Enduring partnerships: a tale of time-tested collaboration
Jon also served on the board of the California and Nevada Credit Union League for nine years and is the founder and chairman of the Southern California Credit Union Alliance.
Southern California CU Alliance (SCCUA) commemorated its 15th anniversary in 2023. Its inception was fueled by concerns stemming from the mortgage crisis, which created a need to reduce operating costs and leverage buying power for the viability of credit unions. It shows the power of coming together and asking for help when needed. Today SCCUA serves 45 credit unions in five counties in Southern California (LA, Orange, Riverside, San Bernardino, and Ventura).
SCCUA holds six events annually to meet its mission, which is "to provide a forum for collaboration and cooperation," and involves credit union executives, staff, volunteers, and business partners.
In 2012, 24 SCCUA credit unions combined forces to search for a new core processor with the common goal of reducing operating costs and leveraging buying power. At the end of the RFP and onsite demo process, ten SCCUA credit unions converted to the same core processor. This opened the door for future collaboration that helps smaller credit unions thrive.
Decentralized finance: pioneering the future of financial cooperatives
Becky Reed is a credit union industry veteran and thought leader with over two decades of leadership experience in credit unions and CUSOs. She is the Board Chairman of NACUSO and President of BlockAdvocates, a nonprofit organization dedicated to crypto education. Becky and John Wingate, CEO of BankSocial, are making history with a new decentralized credit union model.
Following the Great Recession, there has been a groundswell of disenchantment with traditional financial systems, which has resulted in a deep distrust of centralized structures. The advent of Bitcoin ushered in a new way of thinking about how people interact with money. The DeFi movement, where centralized authoritarian structures are rejected, has gained momentum. And, once again, there are certain groups of people being left out — even kicked out — of the financial system. Those disenfranchised groups deserve a financial cooperative that focuses specifically on their needs, just like the ones did in the early 1900s. The proposed Defy Federal Credit Union will fulfill that need and serve as a template for other disenfranchised groups to form a financial cooperative of their own.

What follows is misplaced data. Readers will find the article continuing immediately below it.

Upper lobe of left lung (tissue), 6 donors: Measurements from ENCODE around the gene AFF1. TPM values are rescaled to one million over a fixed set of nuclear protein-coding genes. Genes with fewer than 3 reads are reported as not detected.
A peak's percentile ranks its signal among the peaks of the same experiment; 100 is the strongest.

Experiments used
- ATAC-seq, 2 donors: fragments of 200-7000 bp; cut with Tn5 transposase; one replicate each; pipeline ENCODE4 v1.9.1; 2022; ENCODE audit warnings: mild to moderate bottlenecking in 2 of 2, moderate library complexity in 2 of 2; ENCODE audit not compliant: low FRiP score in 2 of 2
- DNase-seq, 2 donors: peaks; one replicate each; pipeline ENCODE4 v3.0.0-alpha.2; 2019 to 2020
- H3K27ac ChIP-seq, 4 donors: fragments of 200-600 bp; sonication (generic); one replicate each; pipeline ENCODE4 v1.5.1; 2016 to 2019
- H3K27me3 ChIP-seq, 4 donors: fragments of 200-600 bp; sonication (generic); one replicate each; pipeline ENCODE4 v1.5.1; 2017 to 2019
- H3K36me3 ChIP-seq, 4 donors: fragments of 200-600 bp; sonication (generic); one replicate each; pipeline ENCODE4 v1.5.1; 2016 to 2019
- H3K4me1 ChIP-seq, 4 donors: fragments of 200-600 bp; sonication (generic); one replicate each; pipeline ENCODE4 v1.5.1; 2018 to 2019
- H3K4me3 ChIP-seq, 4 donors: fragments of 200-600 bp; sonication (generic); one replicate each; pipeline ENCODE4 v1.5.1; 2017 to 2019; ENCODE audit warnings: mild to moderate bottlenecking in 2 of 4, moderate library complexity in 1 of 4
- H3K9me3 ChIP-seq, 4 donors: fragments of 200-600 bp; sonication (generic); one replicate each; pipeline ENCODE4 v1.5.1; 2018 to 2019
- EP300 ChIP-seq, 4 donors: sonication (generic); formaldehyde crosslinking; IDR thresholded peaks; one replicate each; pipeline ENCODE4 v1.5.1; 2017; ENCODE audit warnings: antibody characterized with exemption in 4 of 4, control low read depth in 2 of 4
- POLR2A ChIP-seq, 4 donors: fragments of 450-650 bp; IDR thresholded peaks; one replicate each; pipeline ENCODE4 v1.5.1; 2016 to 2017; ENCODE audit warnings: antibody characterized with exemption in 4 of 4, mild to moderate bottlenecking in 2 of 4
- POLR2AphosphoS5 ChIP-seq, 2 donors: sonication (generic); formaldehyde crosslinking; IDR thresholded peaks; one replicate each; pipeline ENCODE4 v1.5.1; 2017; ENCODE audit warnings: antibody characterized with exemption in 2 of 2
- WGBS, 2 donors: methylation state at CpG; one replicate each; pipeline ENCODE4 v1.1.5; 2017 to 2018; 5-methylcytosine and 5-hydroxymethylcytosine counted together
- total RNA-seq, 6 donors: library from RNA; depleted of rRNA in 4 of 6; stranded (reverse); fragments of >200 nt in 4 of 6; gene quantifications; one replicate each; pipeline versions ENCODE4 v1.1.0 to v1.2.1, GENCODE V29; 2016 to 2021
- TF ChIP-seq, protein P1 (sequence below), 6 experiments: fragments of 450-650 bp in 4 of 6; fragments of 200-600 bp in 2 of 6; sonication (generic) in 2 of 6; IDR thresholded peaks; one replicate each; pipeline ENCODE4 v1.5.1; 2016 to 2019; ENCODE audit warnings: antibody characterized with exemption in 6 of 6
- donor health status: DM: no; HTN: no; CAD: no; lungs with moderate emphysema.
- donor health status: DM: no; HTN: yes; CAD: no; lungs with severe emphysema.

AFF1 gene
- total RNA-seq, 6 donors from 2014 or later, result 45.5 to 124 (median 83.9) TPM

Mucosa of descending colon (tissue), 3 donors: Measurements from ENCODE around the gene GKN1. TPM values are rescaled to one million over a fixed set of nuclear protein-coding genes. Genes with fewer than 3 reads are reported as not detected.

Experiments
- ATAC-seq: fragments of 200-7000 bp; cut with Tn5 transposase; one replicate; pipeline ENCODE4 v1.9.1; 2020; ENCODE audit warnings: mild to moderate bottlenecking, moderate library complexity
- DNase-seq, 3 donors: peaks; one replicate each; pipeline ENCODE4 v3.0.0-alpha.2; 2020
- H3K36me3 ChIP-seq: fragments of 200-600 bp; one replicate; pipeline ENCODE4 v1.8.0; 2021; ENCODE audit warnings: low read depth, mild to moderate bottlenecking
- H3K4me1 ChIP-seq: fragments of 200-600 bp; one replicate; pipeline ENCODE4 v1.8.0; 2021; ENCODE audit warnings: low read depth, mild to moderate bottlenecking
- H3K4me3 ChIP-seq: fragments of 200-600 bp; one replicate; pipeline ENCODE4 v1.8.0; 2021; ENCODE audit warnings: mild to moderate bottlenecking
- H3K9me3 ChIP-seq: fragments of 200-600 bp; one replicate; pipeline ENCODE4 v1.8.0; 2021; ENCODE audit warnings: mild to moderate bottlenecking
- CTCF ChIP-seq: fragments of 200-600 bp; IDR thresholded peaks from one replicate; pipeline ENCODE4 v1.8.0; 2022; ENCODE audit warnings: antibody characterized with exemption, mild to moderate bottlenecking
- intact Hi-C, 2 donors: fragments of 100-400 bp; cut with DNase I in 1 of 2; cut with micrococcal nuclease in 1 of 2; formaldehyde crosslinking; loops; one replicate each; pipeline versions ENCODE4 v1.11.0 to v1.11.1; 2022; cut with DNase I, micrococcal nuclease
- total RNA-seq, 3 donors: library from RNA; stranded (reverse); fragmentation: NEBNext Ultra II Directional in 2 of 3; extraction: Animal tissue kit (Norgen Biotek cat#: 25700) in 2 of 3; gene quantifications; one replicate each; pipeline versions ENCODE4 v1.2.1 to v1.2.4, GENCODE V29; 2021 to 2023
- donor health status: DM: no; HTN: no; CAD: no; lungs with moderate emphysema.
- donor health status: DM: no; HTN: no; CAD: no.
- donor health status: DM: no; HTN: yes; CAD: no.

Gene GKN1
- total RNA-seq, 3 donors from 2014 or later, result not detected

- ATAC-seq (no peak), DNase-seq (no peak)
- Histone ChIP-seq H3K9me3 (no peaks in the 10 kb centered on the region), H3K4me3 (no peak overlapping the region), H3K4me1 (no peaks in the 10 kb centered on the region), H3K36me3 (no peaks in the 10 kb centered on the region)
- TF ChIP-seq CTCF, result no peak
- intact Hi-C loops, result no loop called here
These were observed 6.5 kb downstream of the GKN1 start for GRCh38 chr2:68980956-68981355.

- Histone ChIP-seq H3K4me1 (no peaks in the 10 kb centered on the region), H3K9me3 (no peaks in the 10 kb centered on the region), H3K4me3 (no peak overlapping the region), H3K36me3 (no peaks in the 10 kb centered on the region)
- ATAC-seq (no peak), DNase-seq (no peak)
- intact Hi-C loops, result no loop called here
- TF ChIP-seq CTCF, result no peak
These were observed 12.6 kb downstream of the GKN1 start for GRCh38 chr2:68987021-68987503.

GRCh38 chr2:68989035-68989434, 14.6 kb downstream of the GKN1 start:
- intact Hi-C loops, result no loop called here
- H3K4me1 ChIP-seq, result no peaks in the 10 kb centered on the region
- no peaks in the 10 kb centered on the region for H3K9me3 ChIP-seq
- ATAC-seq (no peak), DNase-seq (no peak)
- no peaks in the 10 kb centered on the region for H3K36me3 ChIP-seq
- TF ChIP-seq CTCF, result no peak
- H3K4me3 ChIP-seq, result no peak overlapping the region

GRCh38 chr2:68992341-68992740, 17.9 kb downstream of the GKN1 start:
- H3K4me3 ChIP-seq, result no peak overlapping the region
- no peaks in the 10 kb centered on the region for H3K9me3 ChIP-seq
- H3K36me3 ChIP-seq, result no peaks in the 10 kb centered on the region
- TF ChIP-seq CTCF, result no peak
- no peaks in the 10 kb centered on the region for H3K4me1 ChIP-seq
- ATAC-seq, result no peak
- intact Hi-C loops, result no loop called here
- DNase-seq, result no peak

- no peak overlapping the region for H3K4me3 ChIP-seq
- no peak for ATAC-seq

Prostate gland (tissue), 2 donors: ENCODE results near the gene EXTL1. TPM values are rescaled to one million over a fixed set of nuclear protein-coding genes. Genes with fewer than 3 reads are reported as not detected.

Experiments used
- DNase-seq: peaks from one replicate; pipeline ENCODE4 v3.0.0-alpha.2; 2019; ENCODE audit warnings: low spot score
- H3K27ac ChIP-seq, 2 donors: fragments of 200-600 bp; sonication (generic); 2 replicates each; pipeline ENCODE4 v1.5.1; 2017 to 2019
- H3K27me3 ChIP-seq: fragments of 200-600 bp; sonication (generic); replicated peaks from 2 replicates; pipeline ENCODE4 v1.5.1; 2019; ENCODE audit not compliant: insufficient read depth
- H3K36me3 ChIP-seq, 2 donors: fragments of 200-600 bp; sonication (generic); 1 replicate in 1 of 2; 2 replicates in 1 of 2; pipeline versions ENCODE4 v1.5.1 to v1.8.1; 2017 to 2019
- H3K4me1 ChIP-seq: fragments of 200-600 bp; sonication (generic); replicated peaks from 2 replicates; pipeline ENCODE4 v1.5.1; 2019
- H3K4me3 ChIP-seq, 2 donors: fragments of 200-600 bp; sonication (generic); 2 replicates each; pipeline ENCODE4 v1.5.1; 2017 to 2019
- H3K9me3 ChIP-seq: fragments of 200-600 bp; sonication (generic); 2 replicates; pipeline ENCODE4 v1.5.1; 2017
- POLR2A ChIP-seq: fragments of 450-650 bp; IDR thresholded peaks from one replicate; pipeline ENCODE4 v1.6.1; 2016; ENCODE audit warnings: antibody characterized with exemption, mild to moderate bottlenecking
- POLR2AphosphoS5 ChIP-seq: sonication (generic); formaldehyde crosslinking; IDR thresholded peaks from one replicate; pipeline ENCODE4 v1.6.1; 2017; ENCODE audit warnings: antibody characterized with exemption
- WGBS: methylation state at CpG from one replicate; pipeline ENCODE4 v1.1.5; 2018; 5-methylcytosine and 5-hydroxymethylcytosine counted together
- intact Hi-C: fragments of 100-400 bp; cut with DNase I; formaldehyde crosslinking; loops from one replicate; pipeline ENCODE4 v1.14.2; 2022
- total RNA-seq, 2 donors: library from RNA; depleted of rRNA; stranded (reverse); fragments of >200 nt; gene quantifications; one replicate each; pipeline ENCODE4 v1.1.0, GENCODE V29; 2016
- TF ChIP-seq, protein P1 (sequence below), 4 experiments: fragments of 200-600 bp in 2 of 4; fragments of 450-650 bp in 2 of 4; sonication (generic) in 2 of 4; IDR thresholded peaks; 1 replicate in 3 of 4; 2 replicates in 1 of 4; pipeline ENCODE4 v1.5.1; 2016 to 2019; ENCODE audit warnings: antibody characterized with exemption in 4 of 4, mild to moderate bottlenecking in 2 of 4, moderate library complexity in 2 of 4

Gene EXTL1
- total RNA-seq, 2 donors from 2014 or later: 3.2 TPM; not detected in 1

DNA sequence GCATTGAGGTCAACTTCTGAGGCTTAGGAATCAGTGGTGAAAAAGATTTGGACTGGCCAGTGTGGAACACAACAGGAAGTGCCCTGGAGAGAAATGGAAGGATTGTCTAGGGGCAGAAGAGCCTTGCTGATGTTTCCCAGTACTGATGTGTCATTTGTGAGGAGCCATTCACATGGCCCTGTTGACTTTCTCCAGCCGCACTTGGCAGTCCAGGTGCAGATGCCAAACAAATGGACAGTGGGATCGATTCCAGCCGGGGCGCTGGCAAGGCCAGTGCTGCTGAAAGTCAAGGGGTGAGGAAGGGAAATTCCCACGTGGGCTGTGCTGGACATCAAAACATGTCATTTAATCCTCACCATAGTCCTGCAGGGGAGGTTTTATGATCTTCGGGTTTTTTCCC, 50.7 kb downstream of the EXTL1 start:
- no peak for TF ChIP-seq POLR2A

The decentralized cooperative ethos of both credit unions and the DeFi movement are aligned. Although one movement can be seen as legacy or 'analog' and the other as contemporary or 'digital,' the foundational alignment between the two is clear. The future of finance is a new paradigm where both the credit union model of cooperation and fairness are combined with the new digital economy where consumers control their financial lives. For the credit union industry to survive, small, nimble, and niche credit unions must plant their seeds now.
Credit unions were created because certain groups of people were being left out of the traditional financial system. Those disenfranchised groups chose a cooperative model where they pooled resources to help each other using a democratic process by which to govern this model. Credit unions are focused on the mantra of people helping people.
The renaissance has begun.
Denise Wymore is an inductee to America’s Credit Union Museum and a cheerleader for passion and commitment. Currently, she is the Marketing Manager for Small Credit Union Initiatives at Zest AI and is proud to be a credit union lifer who started her career as a teller.